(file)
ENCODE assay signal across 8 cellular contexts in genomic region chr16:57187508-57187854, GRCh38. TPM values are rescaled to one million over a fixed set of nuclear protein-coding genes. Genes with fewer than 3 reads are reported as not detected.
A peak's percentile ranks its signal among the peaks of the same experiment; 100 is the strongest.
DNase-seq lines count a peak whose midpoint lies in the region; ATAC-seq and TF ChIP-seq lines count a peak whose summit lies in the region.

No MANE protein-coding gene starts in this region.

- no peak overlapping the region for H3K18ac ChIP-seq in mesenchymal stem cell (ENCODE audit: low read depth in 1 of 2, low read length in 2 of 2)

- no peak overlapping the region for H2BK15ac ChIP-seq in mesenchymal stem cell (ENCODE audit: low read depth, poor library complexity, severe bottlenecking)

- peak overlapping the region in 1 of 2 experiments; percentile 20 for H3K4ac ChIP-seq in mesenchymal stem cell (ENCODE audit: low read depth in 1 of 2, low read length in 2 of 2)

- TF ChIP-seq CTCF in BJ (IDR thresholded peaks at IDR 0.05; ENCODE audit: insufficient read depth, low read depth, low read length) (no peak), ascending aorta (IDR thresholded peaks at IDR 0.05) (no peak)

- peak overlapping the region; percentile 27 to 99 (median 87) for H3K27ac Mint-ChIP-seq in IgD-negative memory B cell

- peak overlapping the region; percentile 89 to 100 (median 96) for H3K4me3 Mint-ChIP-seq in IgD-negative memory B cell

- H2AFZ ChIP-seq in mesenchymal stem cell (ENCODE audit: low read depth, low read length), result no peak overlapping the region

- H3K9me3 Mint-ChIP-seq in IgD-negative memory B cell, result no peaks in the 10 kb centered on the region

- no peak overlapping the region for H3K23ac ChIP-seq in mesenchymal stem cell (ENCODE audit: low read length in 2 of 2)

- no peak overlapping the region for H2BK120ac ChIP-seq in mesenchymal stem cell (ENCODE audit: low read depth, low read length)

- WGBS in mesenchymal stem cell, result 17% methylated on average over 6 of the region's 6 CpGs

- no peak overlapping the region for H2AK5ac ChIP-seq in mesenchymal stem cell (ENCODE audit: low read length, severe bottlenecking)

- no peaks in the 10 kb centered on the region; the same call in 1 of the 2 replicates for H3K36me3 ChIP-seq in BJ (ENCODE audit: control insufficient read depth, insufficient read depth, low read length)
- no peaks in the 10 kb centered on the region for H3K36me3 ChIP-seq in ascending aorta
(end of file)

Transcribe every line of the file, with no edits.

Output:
ENCODE assay signal across 8 cellular contexts in genomic region chr16:57187508-57187854, GRCh38. TPM values are rescaled to one million over a fixed set of nuclear protein-coding genes. Genes with fewer than 3 reads are reported as not detected.
A peak's percentile ranks its signal among the peaks of the same experiment; 100 is the strongest.
DNase-seq lines count a peak whose midpoint lies in the region; ATAC-seq and TF ChIP-seq lines count a peak whose summit lies in the region.

No MANE protein-coding gene starts in this region.

- no peak overlapping the region for H3K18ac ChIP-seq in mesenchymal stem cell (ENCODE audit: low read depth in 1 of 2, low read length in 2 of 2)

- no peak overlapping the region for H2BK15ac ChIP-seq in mesenchymal stem cell (ENCODE audit: low read depth, poor library complexity, severe bottlenecking)

- peak overlapping the region in 1 of 2 experiments; percentile 20 for H3K4ac ChIP-seq in mesenchymal stem cell (ENCODE audit: low read depth in 1 of 2, low read length in 2 of 2)

- TF ChIP-seq CTCF in BJ (IDR thresholded peaks at IDR 0.05; ENCODE audit: insufficient read depth, low read depth, low read length) (no peak), ascending aorta (IDR thresholded peaks at IDR 0.05) (no peak)

- peak overlapping the region; percentile 27 to 99 (median 87) for H3K27ac Mint-ChIP-seq in IgD-negative memory B cell

- peak overlapping the region; percentile 89 to 100 (median 96) for H3K4me3 Mint-ChIP-seq in IgD-negative memory B cell

- H2AFZ ChIP-seq in mesenchymal stem cell (ENCODE audit: low read depth, low read length), result no peak overlapping the region

- H3K9me3 Mint-ChIP-seq in IgD-negative memory B cell, result no peaks in the 10 kb centered on the region

- no peak overlapping the region for H3K23ac ChIP-seq in mesenchymal stem cell (ENCODE audit: low read length in 2 of 2)

- no peak overlapping the region for H2BK120ac ChIP-seq in mesenchymal stem cell (ENCODE audit: low read depth, low read length)

- WGBS in mesenchymal stem cell, result 17% methylated on average over 6 of the region's 6 CpGs

- no peak overlapping the region for H2AK5ac ChIP-seq in mesenchymal stem cell (ENCODE audit: low read length, severe bottlenecking)

- no peaks in the 10 kb centered on the region; the same call in 1 of the 2 replicates for H3K36me3 ChIP-seq in BJ (ENCODE audit: control insufficient read depth, insufficient read depth, low read length)
- no peaks in the 10 kb centered on the region for H3K36me3 ChIP-seq in ascending aorta